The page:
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From modern data stack to security metrics

Guest author Omer Singer, Head of Cybersecurity Strategy at Snowflake, weighs in on cybersecurity predictions for 2023


Illustration. BIGSTOCK/Copyright: May_Chanikran
Illustration. BIGSTOCK/Copyright: May_Chanikran

Prediction 1: Cybersecurity will finally join the modern data stack.

In 2023 we will see more security teams leveraging modern cloud data lakes, which provide a consolidated view of all security data, alongside business and IT data, to greatly improve an organization’s security posture. Gartner and Forrester have both identified this as an emerging trend, and I expect to see it accelerate even more next year.


Security data lakes no longer need to be “DIY projects” based on Hadoop and homegrown tooling. Recent updates to leading security products enable them to run directly on top of an enterprise’s existing cloud data platform.


That way, cybersecurity teams have a much lower barrier to using the same data platform as the rest of their organization. The economics of the modern data stack, with the cloud data platform at its core, will drive savings and while better data analytics capabilities will translate to higher fidelity insights for security teams.


Prediction 2: OCSF will become the vendor-neutral standard for security data.

In 2023, we will see increased support for the Open Cybersecurity Schema Framework (OCSF), an open source project designed to create a consistent vendor-neutral data model for security information.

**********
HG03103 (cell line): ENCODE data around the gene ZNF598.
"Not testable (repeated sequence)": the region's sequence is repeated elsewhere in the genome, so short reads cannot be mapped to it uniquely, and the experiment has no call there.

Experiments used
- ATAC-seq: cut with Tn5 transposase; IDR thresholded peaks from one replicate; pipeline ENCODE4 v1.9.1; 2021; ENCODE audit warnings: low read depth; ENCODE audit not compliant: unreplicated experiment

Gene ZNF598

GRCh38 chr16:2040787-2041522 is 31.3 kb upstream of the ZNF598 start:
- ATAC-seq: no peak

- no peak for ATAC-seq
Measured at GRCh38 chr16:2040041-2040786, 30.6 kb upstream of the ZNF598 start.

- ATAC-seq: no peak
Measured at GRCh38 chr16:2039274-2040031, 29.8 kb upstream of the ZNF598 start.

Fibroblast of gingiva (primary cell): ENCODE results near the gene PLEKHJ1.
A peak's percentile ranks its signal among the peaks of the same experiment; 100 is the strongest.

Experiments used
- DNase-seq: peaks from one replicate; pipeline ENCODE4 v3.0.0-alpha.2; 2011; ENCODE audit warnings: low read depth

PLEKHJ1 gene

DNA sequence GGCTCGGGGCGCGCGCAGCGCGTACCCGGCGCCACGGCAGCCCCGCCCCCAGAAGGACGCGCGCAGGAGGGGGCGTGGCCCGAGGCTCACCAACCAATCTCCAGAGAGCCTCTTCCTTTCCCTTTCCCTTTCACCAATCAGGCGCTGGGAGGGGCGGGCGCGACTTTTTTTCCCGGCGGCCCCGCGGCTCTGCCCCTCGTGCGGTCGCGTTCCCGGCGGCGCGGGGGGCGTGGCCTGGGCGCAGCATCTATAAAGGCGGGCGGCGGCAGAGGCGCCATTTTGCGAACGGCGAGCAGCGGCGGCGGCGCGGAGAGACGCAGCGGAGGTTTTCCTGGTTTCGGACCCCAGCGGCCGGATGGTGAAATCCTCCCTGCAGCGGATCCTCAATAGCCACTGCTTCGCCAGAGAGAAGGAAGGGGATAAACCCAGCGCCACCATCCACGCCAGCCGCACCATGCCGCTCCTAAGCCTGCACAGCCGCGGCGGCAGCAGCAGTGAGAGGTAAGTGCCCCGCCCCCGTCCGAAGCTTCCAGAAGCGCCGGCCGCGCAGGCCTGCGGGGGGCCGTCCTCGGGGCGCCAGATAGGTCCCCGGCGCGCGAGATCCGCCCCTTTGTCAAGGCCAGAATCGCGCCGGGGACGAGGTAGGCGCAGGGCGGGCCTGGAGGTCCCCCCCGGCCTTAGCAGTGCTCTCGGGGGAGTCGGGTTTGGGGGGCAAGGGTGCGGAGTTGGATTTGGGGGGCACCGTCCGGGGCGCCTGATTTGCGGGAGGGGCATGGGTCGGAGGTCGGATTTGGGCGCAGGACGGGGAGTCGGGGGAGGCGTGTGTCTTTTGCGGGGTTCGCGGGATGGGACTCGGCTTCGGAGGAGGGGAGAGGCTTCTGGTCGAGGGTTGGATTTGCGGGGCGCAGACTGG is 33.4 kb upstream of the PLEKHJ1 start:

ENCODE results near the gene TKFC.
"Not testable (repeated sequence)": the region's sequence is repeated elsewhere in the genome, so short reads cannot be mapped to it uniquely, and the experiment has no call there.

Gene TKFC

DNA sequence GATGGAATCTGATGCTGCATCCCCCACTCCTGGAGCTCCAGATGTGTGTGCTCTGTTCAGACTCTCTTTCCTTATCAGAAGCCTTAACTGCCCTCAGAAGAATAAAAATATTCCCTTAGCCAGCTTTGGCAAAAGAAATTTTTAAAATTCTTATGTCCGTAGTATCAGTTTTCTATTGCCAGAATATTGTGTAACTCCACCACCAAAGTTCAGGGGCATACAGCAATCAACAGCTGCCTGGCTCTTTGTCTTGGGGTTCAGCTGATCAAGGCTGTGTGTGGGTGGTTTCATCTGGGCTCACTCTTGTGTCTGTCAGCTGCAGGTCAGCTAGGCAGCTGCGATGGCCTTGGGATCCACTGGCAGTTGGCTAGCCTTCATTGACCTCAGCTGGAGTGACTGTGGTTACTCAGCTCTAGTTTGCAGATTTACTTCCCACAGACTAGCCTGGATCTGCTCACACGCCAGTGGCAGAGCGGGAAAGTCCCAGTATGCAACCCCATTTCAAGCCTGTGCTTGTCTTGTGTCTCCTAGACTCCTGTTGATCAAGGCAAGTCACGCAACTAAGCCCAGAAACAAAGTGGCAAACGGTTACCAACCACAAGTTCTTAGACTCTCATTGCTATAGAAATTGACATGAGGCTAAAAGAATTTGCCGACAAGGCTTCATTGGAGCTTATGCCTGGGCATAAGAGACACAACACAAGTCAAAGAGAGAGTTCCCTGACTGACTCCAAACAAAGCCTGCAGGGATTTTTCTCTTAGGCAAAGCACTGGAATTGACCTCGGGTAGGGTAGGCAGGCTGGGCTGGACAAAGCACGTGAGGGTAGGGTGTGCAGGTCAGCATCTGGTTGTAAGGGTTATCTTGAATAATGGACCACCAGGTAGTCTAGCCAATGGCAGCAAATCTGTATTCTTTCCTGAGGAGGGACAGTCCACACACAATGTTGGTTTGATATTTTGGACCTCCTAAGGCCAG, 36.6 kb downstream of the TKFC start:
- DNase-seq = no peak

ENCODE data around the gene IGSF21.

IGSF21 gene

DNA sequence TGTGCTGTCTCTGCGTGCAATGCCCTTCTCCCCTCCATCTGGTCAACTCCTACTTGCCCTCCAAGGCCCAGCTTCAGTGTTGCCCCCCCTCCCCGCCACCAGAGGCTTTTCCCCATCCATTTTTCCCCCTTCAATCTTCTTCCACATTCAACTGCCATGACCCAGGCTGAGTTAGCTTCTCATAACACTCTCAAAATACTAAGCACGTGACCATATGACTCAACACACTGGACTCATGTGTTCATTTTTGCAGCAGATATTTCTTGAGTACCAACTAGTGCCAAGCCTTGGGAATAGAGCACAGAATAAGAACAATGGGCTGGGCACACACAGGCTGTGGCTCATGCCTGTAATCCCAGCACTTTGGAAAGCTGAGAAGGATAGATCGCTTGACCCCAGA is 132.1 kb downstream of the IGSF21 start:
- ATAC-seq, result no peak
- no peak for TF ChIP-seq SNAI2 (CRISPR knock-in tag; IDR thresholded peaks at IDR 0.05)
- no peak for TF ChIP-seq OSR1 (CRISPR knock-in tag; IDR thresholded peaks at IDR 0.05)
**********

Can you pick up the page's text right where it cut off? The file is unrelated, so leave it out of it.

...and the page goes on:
Almost two dozen security and tech companies are already on board, and next year we will see more leading vendors move this towards a security industry standard.


OCSF addresses an important challenge for security teams, such as managing increasingly complex environments that extend from the cloud to home offices and a bevy of security tools.


Collecting and normalizing data from these sources takes time and money, and slows threat response rates. OCSF’s open standard for data producers and consumers, and a simplified taxonomy, accelerates data ingestion and analysis for security teams — in turn driving increased benefits as more companies line up to support it in the coming year.


Prediction 3: Board members will demand timely and actionable security metrics.

The rise of security data lakes in the cloud will make it much easier to generate near-real-time reports around critical security metrics.


We’ve already seen increased interest at the executive level in this type of data, and in 2023 board members will demand transparency through quantified insights on the company’s security posture, areas of weakness, and rate of improvement. While standard in other departments, cybersecurity has been late to provide this kind of visibility.


The author, Omer Singer. Photo courtesy Snowflake
The author, Omer Singer. Photo courtesy Snowflake

Quarterly reports and PDFs are no longer sufficient given the intense scrutiny companies face over their security-related activities. Executives want near-real time dashboards that allow them to drill down and assess their organization’s security posture such as incident response times, patch latency, asset inventory completeness, third-party risk management, and employee offboarding. In addition, many directors sit on multiple boards, which means this practice will quickly spread across organizations. Expect that cross-company data sharing will be leveraged to establish peer comparisons and inform executives of how their progress compares to others in their cohort.


Watch for collaboration between security and data teams to establish modern data sharing in a governed way that supports sharing of key metrics within infosec groups, while preventing sensitive information from getting out.


Written by Omer Singer, Head of Cybersecurity Strategy, Snowflake.

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